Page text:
As a child, I loved the story of Jesus feeding the five thousand with five loaves of bread and two fish. I recall the disciples clambering around Jesus to tell him about their day. This was difficult, because of the constant interruptions of the people crowding around the Master. I could imagine this being like students prancing around a teacher or parent, trying to get the adult's attention.
|Jesus had compassion on them|
I can imagine, the apostles' surprise when Jesus said, "You give them something to eat." (My italics.) Where were they going to get all this food? After taking inventory, they had only five loaves of bread and two fish. They brought these humble offerings to Jesus. I wonder if these ordinary men believed right away that they would have enough food to feed this huge crowd. Were some of them skeptics? Blessed and broken by Jesus, however, the food was enough to feed the multitudes and feed them abundantly. Twelve baskets full or food remained.
Often we as writers are timid about our writing and wonder if it is enough to feed those who are spiritually hungry. In the third chapter of 1 Corinthians, Paul makes it clear that the work we do isn't about us. As servants, we have been assigned our tasks. With our writing, we plant the seed. Someone else may water the seed by publishing it or by promoting our writing, but it is God who makes that seed produce.
If we don't do our job of writing, there will be nothing to water and nothing to grow. Paul reminded Timothy that God did not give us a spirit of timidity; rather he gives us power, love and self-discipline. (2 Timothy 1:7) Claiming the power of God's spirit should prevent us from hiding our talents. If we have God's love in our hearts, would we not want to share it? If we are lacking self-discipline, it is time to commit that problem to our Lord.
St. Angela Merici, born in the 15th century, was an orphan, who dedicated her adult life to providing education for poor girls and young women. She also founded the Order of the Ursalines. Fitting to her calling, she said, "Do something, get moving, risk new things, stick with it, get on your knees, then be ready for big surprises."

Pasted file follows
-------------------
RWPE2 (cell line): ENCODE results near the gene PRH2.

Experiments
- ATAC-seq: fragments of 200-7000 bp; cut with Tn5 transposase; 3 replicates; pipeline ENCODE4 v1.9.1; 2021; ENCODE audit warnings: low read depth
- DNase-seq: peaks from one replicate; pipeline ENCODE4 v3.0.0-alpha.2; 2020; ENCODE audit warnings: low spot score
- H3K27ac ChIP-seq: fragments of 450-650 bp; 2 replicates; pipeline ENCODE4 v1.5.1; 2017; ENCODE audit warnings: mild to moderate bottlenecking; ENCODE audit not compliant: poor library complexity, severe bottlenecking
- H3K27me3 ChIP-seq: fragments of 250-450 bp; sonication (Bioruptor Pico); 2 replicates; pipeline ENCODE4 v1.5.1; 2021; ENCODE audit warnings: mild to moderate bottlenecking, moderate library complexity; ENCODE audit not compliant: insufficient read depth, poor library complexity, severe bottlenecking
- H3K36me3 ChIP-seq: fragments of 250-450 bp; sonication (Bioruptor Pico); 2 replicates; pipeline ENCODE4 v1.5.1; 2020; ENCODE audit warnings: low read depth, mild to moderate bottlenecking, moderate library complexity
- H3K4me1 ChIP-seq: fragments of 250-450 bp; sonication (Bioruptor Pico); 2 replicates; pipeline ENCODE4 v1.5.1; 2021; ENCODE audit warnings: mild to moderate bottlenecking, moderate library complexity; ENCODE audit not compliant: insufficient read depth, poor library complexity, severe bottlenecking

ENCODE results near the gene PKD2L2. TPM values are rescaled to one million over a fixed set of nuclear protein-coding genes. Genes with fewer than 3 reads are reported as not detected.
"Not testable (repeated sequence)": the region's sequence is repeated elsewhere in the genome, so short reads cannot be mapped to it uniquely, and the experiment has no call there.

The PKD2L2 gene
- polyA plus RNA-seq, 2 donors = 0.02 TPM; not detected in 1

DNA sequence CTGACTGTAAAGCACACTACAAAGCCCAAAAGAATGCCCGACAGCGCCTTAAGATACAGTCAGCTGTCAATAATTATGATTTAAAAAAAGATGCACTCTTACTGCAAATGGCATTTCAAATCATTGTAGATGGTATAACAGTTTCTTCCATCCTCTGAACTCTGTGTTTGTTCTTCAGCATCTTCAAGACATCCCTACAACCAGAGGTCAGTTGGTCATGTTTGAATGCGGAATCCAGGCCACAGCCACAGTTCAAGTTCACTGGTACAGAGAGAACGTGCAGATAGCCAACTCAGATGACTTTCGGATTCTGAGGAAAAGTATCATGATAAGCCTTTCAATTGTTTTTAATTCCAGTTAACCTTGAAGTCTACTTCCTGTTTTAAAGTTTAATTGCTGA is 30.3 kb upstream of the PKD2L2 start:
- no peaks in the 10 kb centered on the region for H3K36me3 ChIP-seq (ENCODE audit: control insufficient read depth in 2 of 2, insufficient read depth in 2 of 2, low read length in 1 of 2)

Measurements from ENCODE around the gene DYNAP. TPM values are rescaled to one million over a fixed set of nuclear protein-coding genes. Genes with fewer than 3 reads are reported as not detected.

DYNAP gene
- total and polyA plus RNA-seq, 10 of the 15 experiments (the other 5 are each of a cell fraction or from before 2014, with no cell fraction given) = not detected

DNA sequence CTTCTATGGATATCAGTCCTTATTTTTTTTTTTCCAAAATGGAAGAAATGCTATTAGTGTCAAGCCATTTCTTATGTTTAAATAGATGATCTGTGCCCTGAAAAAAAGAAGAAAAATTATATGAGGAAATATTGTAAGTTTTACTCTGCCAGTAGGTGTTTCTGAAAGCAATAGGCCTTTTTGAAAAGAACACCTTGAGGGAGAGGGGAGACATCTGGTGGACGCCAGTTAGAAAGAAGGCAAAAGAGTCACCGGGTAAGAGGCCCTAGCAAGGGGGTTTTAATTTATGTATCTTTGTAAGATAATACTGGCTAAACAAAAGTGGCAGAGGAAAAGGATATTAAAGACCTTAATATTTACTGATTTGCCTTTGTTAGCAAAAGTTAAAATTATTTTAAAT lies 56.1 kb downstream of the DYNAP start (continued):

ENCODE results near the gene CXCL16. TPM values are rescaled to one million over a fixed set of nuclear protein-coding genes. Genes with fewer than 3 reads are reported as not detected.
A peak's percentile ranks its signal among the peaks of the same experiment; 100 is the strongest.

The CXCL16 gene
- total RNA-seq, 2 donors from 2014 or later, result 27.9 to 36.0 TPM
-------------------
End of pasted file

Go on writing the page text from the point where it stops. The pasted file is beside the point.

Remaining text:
St. Angela's words still apply today. With her teaching in mind, these are my goals.
1. To live an-abiding-in-Christ life. To be a branch on Christ's vine.
2. To listen and be attentive to the voice of the Creator. To jot down in my notebook what God brings
to my attention.
3. To do and learn from the 500-Words-a-Day Word Challenge--Jeff Goins Style. (I am on Day 3 of
4. To start a blog about living with purpose and enjoyment in my senior years.
5. To submit my writings for publication, so I have two submissions on the go all the time.
I plan to "do something, get moving, risk new things, stick with it, get on (my) knees, and get "ready for big surprises."
Ramona Heikel said the following in her blog, "Inspired to Wait Tables", in August of this year.
". . . as appointed servants of the Lord, we are entrusted with a fortune of gifts and abilities, self-esteem problems or not. If we devalue the talents God has given us, it is a serious problem."
|Be strong and courageous. Do not be discouraged, for the Lord your God will be with you wherever you go.|
If we fall or fail, God will help us up again. God is close at hand. If we abide in him and listen to him, writing is not a risky business.